4. i have smoked salmon for years. started with little chef,went to a butane smoker then a pellet electric smoker. the key is slow and temp control. make sure salmon is dry before putting in smoker. I always use lemon pepper and coat salmon with a light dusting of brown sugar.. I have never had trouble give it away,get in line. fred in seattle

      1. Wow,..thank you for the fast reply. I have smoked salmon in the past and it always seemed it was done too fast. I do use the probe and when it gets to 150 I took it out. It tasted fine but it was done in like an hour. I have tried smoking at 140 and still done way too fast. I do always brine and let it dry too. I’m going to try this recipe if you will, this weekend. Also, I have heard not to soak the wood, but this time I’m going to.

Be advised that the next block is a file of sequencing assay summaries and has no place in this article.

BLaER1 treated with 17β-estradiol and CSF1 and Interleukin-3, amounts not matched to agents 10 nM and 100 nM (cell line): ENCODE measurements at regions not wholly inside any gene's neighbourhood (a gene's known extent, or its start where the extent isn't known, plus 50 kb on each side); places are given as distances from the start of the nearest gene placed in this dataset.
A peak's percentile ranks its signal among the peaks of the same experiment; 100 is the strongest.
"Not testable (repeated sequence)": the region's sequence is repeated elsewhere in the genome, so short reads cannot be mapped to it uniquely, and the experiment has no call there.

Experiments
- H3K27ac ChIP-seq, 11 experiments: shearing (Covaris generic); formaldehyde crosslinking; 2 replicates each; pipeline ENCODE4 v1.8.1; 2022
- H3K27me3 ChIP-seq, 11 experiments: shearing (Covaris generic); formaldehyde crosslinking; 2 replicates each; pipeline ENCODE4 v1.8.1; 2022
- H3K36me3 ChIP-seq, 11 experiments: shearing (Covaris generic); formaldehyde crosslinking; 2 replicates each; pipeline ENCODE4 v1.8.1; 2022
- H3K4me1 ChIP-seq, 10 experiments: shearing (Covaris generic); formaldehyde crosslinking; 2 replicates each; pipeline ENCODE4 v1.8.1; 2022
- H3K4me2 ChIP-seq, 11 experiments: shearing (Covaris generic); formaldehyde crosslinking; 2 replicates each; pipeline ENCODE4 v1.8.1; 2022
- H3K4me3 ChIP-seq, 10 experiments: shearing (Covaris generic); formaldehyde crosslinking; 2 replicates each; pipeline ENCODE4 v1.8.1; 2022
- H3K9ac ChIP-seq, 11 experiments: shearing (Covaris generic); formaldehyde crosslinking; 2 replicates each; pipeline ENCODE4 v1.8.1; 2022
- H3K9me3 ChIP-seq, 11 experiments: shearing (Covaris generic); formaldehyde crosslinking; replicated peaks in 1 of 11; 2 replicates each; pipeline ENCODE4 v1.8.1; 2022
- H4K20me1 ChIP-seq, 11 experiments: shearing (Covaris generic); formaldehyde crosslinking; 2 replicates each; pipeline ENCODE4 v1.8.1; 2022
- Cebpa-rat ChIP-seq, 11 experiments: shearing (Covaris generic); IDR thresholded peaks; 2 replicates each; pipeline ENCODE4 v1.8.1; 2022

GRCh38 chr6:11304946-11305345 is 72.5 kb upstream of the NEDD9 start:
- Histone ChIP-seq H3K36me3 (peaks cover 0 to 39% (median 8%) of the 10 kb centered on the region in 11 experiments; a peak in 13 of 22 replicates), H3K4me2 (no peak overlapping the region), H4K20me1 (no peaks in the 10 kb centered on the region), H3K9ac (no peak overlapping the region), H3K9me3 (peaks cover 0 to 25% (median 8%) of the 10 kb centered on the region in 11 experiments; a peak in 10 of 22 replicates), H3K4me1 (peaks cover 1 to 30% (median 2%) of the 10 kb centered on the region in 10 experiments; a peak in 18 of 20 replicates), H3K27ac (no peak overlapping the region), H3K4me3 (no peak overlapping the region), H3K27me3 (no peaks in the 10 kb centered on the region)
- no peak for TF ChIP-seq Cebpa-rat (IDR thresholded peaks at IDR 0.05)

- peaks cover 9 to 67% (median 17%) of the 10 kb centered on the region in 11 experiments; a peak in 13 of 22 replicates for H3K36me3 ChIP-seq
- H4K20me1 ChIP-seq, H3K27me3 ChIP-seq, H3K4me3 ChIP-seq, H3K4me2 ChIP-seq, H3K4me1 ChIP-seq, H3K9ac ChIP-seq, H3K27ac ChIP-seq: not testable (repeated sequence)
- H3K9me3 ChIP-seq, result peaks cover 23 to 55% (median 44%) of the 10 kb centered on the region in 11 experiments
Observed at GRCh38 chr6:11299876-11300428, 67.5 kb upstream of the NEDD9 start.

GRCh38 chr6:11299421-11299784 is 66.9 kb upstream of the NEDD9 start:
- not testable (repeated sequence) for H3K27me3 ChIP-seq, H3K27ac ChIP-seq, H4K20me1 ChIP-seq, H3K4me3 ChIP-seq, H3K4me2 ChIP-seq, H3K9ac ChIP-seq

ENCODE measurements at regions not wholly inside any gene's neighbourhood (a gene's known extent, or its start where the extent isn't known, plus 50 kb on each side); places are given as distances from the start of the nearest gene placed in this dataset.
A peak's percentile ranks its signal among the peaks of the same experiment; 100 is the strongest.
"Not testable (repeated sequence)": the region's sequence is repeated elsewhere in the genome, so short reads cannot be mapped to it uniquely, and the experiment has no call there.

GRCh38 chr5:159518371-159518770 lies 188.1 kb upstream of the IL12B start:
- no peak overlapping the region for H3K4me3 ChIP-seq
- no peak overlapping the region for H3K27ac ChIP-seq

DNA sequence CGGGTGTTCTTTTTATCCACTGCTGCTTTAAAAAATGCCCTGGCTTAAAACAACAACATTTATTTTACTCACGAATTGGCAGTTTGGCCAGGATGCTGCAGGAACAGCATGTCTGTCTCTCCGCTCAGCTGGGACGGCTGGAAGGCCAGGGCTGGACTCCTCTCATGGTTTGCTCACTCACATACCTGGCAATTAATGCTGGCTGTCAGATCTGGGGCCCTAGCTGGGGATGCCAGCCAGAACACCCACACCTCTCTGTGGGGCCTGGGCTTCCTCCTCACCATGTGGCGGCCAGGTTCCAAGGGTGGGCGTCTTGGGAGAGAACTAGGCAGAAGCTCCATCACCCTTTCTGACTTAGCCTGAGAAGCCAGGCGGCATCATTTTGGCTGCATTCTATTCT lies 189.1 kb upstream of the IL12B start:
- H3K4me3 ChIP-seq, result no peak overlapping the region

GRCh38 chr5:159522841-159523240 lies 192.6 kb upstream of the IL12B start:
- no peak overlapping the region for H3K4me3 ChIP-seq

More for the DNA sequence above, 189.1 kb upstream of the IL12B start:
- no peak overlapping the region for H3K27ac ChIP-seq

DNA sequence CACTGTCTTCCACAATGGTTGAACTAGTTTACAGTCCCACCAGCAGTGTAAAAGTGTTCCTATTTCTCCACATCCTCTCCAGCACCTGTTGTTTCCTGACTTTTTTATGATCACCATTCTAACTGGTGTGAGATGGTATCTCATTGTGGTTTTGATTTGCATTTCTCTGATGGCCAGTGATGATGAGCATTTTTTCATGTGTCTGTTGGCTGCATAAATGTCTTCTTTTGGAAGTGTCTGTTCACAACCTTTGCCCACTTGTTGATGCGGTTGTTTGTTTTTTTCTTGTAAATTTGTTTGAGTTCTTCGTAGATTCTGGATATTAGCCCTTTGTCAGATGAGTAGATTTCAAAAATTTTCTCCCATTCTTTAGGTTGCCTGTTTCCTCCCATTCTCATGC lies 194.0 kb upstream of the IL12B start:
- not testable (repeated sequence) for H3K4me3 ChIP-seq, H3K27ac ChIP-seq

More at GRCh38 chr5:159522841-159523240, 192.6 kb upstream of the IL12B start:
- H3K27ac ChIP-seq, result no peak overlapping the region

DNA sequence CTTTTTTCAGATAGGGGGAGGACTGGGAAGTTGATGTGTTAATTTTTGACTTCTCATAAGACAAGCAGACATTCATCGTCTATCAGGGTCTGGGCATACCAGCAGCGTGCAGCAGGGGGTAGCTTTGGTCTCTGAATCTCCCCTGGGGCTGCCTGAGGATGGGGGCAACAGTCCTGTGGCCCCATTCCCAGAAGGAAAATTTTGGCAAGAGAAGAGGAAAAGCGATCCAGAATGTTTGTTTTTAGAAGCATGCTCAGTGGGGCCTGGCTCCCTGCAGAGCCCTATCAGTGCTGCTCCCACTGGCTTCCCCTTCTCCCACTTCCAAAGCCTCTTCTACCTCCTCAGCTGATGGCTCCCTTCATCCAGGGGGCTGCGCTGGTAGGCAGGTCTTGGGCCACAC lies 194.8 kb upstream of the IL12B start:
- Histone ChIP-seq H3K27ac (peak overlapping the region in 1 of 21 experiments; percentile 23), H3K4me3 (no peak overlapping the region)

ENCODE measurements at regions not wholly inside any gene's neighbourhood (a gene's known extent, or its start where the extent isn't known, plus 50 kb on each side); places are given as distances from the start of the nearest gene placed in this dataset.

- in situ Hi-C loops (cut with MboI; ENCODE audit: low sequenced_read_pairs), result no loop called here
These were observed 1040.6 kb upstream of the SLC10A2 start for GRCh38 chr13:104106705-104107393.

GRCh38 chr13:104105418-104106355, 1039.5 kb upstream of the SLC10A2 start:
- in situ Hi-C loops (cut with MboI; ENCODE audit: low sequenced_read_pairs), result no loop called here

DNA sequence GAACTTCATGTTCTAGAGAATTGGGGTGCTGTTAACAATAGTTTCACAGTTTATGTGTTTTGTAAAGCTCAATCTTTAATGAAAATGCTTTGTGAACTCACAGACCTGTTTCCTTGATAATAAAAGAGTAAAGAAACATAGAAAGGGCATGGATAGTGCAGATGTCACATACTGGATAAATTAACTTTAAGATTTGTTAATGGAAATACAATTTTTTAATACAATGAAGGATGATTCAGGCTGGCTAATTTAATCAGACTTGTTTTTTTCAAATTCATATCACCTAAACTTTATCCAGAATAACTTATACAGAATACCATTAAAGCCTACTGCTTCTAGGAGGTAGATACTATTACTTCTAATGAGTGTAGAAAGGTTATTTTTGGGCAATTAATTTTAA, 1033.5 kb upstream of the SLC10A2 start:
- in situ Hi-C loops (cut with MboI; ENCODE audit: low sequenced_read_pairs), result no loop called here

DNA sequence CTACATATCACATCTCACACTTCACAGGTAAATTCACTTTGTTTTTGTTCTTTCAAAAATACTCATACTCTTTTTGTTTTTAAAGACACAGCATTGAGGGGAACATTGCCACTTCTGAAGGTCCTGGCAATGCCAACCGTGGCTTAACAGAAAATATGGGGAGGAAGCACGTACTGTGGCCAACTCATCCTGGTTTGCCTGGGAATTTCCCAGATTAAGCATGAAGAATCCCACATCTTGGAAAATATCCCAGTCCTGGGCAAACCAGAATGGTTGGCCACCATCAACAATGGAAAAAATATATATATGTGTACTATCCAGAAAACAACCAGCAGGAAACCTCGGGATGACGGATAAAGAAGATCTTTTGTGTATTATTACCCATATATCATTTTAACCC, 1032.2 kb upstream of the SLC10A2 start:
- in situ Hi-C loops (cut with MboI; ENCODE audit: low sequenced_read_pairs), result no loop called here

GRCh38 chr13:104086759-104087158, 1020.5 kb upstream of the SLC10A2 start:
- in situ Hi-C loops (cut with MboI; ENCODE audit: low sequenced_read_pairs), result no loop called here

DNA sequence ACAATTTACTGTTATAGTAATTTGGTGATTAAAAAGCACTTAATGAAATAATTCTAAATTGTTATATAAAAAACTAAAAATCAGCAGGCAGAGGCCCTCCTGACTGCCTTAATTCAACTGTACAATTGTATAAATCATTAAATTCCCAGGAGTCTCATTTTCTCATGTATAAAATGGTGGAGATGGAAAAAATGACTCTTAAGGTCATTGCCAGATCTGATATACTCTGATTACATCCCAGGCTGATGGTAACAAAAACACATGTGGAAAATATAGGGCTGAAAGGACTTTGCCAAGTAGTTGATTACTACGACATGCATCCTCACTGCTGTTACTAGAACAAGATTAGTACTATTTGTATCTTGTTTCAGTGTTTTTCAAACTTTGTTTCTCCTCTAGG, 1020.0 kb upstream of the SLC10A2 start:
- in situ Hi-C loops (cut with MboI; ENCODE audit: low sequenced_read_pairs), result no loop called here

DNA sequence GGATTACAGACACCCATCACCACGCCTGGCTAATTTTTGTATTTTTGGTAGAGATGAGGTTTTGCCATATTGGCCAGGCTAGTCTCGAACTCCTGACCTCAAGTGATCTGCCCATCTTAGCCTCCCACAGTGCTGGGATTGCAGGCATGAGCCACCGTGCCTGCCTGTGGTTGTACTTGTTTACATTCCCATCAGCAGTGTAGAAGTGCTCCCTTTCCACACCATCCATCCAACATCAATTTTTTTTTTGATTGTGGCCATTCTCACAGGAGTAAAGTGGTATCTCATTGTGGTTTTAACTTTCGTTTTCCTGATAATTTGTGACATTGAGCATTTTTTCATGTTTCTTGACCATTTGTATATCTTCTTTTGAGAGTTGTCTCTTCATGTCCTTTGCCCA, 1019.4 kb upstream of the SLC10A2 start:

1. I’ve done it both ways (soaking wood and not), just depends on how much smoke flavor you are looking for… honestly I didn’t notice a huge difference though either way. Temp control can be a beast. Good luck with it!

  5. I like your recipe very much! It sounds yummy! Here’s my situation that I might need a little help with but you seem like you’ve been down this road so I will ask. I have an electric, digital controlled smoker with internal probe and smoker temperature probe. I also have a “cold” or slow smoker box that is external to the main smoker. I can smoke food in the main smoker at ambient temperature, 60, 70, 80 degrees, whatever the outside temp is at the time. Can you recommend an “oven temp” (main smoker) to use on the salmon? I can feed as much smoke as necessary regardless of the main smoker internal temperature.

    1. Hey Mike… that’s gonna be tricky but I would say as low as possible basically. You want it ot really start off low and slow so it doesn’t cook to fast and then you can slowly raise it if you need to. So not sure how low your main smoke rwill go but I would try to keep it pretty low! Might be some trial and error involved there… Good luck!